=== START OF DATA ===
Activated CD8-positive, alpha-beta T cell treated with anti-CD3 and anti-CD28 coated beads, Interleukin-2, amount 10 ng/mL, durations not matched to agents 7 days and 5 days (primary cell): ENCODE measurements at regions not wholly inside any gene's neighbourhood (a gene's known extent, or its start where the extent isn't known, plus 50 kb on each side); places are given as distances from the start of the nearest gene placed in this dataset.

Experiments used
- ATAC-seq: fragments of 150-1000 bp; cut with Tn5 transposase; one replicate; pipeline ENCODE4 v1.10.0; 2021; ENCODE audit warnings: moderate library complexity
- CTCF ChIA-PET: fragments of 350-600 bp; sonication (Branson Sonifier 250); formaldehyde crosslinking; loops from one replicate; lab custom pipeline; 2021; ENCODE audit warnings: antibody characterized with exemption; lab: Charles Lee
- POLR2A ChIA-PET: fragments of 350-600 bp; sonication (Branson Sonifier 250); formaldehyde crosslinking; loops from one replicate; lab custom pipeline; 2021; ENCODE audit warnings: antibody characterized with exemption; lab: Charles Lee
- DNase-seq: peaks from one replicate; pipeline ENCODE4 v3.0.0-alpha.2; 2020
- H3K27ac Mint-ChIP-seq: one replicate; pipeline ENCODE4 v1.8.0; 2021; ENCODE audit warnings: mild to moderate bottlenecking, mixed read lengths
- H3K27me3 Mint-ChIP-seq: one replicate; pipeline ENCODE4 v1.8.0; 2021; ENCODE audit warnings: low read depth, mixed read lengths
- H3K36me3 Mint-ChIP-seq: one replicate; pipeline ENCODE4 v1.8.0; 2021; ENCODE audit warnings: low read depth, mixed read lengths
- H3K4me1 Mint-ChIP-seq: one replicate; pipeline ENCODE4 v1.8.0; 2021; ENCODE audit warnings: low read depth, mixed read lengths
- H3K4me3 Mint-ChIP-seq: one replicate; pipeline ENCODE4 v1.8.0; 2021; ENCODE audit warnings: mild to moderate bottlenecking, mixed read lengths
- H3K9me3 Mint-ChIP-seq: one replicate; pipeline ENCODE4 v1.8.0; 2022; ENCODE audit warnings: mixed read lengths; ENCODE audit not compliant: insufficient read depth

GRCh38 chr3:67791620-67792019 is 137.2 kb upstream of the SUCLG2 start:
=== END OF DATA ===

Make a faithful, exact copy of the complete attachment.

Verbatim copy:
Activated CD8-positive, alpha-beta T cell treated with anti-CD3 and anti-CD28 coated beads, Interleukin-2, amount 10 ng/mL, durations not matched to agents 7 days and 5 days (primary cell): ENCODE measurements at regions not wholly inside any gene's neighbourhood (a gene's known extent, or its start where the extent isn't known, plus 50 kb on each side); places are given as distances from the start of the nearest gene placed in this dataset.

Experiments used
- ATAC-seq: fragments of 150-1000 bp; cut with Tn5 transposase; one replicate; pipeline ENCODE4 v1.10.0; 2021; ENCODE audit warnings: moderate library complexity
- CTCF ChIA-PET: fragments of 350-600 bp; sonication (Branson Sonifier 250); formaldehyde crosslinking; loops from one replicate; lab custom pipeline; 2021; ENCODE audit warnings: antibody characterized with exemption; lab: Charles Lee
- POLR2A ChIA-PET: fragments of 350-600 bp; sonication (Branson Sonifier 250); formaldehyde crosslinking; loops from one replicate; lab custom pipeline; 2021; ENCODE audit warnings: antibody characterized with exemption; lab: Charles Lee
- DNase-seq: peaks from one replicate; pipeline ENCODE4 v3.0.0-alpha.2; 2020
- H3K27ac Mint-ChIP-seq: one replicate; pipeline ENCODE4 v1.8.0; 2021; ENCODE audit warnings: mild to moderate bottlenecking, mixed read lengths
- H3K27me3 Mint-ChIP-seq: one replicate; pipeline ENCODE4 v1.8.0; 2021; ENCODE audit warnings: low read depth, mixed read lengths
- H3K36me3 Mint-ChIP-seq: one replicate; pipeline ENCODE4 v1.8.0; 2021; ENCODE audit warnings: low read depth, mixed read lengths
- H3K4me1 Mint-ChIP-seq: one replicate; pipeline ENCODE4 v1.8.0; 2021; ENCODE audit warnings: low read depth, mixed read lengths
- H3K4me3 Mint-ChIP-seq: one replicate; pipeline ENCODE4 v1.8.0; 2021; ENCODE audit warnings: mild to moderate bottlenecking, mixed read lengths
- H3K9me3 Mint-ChIP-seq: one replicate; pipeline ENCODE4 v1.8.0; 2022; ENCODE audit warnings: mixed read lengths; ENCODE audit not compliant: insufficient read depth

GRCh38 chr3:67791620-67792019 is 137.2 kb upstream of the SUCLG2 start: